My colleagues in the high tech world may not quite believe this, but electric power on the open market is occassionally priced at less than free - producers will actually pay you to take it.
Here's what happens: utilities or customers enter into power supply contracts including ones that feature "take or pay" clauses for base load capacity. Hydroelectric plants fall in this category because there is a minimum amount of flow through the dam to preserve habitat downstream.
So how do we get to negative pricing? Let's say a utility has 1000 megawatts of take-or-pay base load resources, but in certain times of the year customer load drops below that. Now the utility is faced with paying the generator for power that can't be used. (Easy enough for a hydro operator to back off on production by altering the pelton wheel profile or bypassing the turbines completely.)
Now the utility would be happy to pay a customer to take the power as long as the price was less than what he had to pay the generator (better to pay you a penny a kilowatt-hour than the generators two cents).
In my experience, this is a rare occurence, maybe happening on winter nights when loads are lowest.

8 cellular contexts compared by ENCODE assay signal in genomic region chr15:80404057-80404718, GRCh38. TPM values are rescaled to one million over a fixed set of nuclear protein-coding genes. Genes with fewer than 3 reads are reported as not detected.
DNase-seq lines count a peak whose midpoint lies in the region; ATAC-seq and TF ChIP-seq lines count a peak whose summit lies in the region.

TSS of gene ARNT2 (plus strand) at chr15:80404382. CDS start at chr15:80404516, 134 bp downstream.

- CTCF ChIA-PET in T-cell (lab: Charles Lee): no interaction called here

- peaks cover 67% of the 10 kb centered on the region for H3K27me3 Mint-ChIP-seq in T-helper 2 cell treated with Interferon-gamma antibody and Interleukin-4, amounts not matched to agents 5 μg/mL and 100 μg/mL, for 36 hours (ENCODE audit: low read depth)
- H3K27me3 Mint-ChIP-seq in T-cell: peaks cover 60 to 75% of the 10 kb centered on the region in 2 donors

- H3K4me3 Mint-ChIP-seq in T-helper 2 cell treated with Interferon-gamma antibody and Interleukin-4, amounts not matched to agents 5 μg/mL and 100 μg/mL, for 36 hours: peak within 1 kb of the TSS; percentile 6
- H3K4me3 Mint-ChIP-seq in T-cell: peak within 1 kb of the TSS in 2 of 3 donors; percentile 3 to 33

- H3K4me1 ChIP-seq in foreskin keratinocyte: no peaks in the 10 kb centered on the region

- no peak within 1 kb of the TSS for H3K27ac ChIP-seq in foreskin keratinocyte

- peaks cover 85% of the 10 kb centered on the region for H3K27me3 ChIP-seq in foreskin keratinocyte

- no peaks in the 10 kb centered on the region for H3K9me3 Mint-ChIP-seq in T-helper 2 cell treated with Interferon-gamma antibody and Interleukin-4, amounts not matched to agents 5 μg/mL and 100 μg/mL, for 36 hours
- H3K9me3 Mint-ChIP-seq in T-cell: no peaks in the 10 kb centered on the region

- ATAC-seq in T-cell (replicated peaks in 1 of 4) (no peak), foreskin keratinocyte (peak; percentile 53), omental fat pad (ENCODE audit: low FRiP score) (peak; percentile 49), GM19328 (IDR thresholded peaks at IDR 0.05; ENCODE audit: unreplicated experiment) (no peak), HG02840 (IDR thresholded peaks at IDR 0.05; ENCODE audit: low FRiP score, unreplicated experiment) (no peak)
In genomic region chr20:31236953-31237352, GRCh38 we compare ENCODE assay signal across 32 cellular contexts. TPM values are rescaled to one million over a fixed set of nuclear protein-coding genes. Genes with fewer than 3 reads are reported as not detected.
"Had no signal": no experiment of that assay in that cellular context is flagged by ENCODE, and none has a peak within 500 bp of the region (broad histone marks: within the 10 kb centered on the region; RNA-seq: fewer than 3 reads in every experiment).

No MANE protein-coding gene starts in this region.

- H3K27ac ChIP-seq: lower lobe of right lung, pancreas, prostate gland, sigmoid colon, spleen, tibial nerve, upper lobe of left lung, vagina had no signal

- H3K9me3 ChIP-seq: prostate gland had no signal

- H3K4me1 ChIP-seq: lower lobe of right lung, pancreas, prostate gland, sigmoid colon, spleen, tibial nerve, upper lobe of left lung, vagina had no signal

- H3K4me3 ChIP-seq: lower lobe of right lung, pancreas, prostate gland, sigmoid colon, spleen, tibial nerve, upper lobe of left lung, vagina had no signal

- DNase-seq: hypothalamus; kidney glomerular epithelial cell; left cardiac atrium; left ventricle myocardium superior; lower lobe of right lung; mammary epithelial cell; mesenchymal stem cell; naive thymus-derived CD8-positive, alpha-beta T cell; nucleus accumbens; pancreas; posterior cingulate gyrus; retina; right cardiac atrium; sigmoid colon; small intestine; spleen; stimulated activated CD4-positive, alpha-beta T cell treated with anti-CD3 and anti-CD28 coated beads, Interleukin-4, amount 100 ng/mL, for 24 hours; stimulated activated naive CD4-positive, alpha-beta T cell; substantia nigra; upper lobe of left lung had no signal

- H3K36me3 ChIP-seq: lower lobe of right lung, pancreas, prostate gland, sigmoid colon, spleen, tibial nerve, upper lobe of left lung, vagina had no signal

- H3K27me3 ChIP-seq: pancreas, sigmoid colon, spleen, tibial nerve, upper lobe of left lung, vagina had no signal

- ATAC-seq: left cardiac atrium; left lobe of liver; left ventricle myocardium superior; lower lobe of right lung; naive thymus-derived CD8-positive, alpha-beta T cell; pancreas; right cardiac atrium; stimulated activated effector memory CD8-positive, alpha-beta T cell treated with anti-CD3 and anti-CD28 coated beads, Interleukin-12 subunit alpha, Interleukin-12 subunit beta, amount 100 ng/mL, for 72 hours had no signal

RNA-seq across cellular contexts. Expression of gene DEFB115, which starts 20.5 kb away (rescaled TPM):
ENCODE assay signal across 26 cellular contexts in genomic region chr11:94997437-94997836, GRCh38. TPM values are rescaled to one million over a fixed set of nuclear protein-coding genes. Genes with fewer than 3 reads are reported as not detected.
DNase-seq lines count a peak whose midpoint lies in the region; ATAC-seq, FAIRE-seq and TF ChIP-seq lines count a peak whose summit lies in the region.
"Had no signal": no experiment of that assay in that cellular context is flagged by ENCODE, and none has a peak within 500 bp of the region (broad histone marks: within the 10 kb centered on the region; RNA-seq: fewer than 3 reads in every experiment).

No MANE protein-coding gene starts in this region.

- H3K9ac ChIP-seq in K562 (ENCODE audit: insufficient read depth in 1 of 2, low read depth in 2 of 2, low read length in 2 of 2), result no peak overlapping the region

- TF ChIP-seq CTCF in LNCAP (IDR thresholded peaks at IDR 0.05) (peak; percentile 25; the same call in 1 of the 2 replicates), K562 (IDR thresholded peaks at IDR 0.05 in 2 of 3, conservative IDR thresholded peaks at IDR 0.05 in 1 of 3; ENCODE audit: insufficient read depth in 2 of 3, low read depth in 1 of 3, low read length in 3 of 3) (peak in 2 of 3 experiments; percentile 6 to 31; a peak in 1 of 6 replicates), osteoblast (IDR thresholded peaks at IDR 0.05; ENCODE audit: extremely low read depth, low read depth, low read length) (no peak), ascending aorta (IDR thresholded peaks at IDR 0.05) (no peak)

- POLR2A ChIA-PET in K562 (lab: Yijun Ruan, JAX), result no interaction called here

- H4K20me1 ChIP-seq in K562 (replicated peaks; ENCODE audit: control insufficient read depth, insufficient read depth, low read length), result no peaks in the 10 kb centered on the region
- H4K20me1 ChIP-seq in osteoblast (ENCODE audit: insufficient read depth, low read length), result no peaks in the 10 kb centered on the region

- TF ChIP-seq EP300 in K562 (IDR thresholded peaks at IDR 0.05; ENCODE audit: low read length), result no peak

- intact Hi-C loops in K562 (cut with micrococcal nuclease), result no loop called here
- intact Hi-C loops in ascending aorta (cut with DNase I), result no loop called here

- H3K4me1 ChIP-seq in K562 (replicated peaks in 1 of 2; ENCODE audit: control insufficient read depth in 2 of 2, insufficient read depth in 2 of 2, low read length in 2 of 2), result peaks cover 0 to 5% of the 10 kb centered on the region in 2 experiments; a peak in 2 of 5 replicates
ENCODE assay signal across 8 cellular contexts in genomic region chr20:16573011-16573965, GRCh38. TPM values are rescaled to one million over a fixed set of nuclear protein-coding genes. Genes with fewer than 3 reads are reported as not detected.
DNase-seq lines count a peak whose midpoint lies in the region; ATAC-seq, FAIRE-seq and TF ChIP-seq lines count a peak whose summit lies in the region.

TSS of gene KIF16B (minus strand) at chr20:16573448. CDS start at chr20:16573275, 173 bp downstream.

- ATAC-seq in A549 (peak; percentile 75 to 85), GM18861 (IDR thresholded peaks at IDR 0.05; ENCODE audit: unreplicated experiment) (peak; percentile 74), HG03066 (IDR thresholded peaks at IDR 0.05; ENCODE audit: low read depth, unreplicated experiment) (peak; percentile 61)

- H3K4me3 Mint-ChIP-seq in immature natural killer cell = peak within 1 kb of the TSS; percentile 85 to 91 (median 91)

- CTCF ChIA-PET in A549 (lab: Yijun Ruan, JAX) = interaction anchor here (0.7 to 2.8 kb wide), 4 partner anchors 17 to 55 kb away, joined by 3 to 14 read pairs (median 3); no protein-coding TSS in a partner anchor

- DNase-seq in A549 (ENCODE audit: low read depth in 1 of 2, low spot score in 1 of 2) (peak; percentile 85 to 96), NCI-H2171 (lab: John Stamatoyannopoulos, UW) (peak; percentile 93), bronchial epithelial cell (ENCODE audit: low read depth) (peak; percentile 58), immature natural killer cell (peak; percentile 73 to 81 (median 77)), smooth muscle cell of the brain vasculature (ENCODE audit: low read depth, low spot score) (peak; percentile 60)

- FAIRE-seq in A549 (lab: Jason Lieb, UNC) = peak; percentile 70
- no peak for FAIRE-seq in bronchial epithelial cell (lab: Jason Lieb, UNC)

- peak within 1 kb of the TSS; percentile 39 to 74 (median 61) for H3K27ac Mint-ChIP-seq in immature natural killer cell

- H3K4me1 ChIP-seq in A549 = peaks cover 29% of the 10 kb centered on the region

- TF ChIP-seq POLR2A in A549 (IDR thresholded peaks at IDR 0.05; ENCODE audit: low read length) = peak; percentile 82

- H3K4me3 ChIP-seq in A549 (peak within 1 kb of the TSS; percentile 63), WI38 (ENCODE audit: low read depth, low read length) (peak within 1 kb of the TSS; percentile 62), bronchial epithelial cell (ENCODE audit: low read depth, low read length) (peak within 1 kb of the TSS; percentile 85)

But that situation is changing in interesting ways. In the Pacific Northwest, wind producers have contracts that feature take-or-pay clauses, and the operators receive favorable tax treatment based on the actual power delivered to the grid. Bonneville now has something like 30% of their portfolio coming from wind, with much of the rest hydro.
So now, even on some summer nights, customer load isn't enough for the power generated by the hydro and wind plants, and there are significant costs and impacts involved in curtailing the power production. The wind operators in particular don't want to be curtailed because of those tax breaks.
The four state region is grappling with this issue in a positive way - seeking opportunities to engage customers who could use power during these surplus events. They're looking at traditional load shifting strategies like precooling office buildings and refrigerated warehouses, and time shifting electric water heating loads.
And...we're trying to think about how data centers could participate. I personally don't see a pre-cooling strategy being viable, but I keep coming back to thermal energy storage as an exciting solution for data centers. You get load shifting capability (and might even get paid for taking off-peak power sometimes!) along with redundancy in your cooling infrastructure.
I know of only one data center that has implemented a thermal storage system, but I can't help but think this is a larger market opportunity.